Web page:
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November 9, 2015

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The effects of nutrition on health and wellbeing

paprika-421088_640By Kate Cook

Whilst it is useful to managers to be able to spot the signs of symptoms of stress, take the pressure off, and refer workers to the right kind of psychological help if needs be, a lot of the ‘health structures’ that are needed to create a good foundation for wellbeing and health are missing in the construction industry. Poor working structures force workers into poor lifestyle choices that contribute to stress and pressure. For example:

  • Workers living away from home in digs with no cooking facilities;
  • Poor food choices on site;
  • Economic pressures forcing workers to choose cheap junk food;
  • Inadequate break times forcing workers into eating just once a day commonly;
  • Culture of addictive habits – like smoking.

Diet is often the missing link in the stress spiral but without the structure in place to enable this to happen, it’s a difficult one to correct. Often it is around education of key choices and then the availability of those choices to hand that make a crucial difference.

Food and nutrition influence the stress cycle through:

  • Food controlling Cortisol (stress hormone) through proper blood sugar control, which is key to managing stress.
  • Caffeine – effects of caffeine on stress levels are well known. Caffeine causes real addiction with more and more needing to be consumed to get the same result.
  • The Gut Brain Connection
    What we eat has a direct impact on our gut and therefore our mood and our stress levels.  We make most of our happy hormone serotonin in our gut which will have a direct impact on mood.
  • Essential Fats
    Numerous studies have shown the influence of Omega 3 essential fats on brain health (by and large fish oil). Our brain is made up of 60 per cent fat and to run efficiently we need this special type of fat.  Poor diet contributes to deficiency. This fat is essential to the running of our bodies (clue in the title – essential).
  • Hydration
    Workers afraid to drink adequate fluids as its inconvenient to take a break – hydration is important for concentration levels (avoiding accidents).
  • Zinc and Micro-nutrients
    If our body was a machine, the micronutrients would be the oil that helps the machine run smoothly – we need a good supply of tiny nutrients to fuel the machine – without these, the machine stops.  Zinc is one of the major nutrients that contributes to balanced mental performance but is woefully deficient in the British diet (poor quality food).  If the mental machine is to run smoothly, and the stress reaction controlled, zinc is in effect an essential component of making that happen.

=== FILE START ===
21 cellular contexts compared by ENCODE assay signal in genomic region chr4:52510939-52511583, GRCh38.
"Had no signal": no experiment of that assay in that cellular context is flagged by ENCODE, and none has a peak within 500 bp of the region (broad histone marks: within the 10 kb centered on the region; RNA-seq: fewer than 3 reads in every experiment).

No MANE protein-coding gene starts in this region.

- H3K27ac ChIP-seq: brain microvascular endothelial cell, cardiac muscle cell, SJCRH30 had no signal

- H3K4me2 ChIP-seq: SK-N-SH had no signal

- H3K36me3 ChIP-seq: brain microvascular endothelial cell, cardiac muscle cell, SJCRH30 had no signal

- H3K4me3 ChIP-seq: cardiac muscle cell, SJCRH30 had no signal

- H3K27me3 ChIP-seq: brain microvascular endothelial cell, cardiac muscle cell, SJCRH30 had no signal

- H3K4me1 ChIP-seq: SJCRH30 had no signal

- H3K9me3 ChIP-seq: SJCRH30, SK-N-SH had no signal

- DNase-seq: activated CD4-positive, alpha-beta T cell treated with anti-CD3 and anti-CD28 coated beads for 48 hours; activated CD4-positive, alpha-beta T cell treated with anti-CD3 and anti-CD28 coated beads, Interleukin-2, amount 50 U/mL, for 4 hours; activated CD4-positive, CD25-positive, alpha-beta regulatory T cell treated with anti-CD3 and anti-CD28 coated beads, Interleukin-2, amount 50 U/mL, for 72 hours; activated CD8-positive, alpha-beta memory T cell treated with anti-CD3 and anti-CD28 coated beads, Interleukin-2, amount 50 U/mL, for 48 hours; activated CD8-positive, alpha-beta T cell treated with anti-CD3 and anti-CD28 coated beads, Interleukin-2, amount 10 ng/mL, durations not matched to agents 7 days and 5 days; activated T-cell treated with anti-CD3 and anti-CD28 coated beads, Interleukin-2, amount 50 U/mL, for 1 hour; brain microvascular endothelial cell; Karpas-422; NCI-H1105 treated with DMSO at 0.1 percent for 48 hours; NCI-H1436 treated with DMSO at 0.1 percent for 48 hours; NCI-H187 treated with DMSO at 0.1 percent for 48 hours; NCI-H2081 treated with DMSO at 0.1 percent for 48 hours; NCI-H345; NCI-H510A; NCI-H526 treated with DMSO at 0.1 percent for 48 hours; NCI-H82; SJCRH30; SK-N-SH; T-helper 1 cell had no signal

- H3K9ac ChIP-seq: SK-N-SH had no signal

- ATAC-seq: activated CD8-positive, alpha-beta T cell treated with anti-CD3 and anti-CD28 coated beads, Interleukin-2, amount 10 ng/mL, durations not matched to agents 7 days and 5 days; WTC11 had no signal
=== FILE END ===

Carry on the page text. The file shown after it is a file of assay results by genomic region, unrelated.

• B Vitamins
    Carl Pfeiffer (1908 -1988) was a biochemist and physician who researched schizophrenia and the connection with micro-nutrients – he collaborated with Abraham Hoffer who studied the influence of B vitamins on schizophrenia and although criticised at the time, B Vitamins are well known for their positive influence on the nervous system and how we deal with stress. Again, poor diet contributes to deficiency.

What has this got to do with us and our responsibility to our teams?  Mental health is a huge issue in the UK work days lost  with 11.3 million days being lost to stress, depression or anxiety in 2013/14 (HSE ). The question we have to ask is, is what we are doing working?  We are often eager to put in only head based therapies to help our people but isn’t it time we recreated the foundation of wellness with a proper understanding of our base biochemistry: nutrition and how it contributes to our health and stress levels.

Kate CookKate Cook is a nutrition and wellness expert and an international speaker. She is also founder and director of the Harley Street clinic The Nutrition Coach. Her clients include the Bank of England, JP Morgan, Network Rail, Abellio, Skanska, Gardiner and Theobald, and EDF Energy.

 

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Julie Laurent
Julie Laurent
5 years ago

My PhD is about occupational safety. Part of previous work showed that occupational stress is a strong predictor of safety violations at work. It’s interesting to know that occupational stress doesn’t only comes from working conditions but also from nutritional habits! Thanks Kate for for bringing this important issue to the forefront!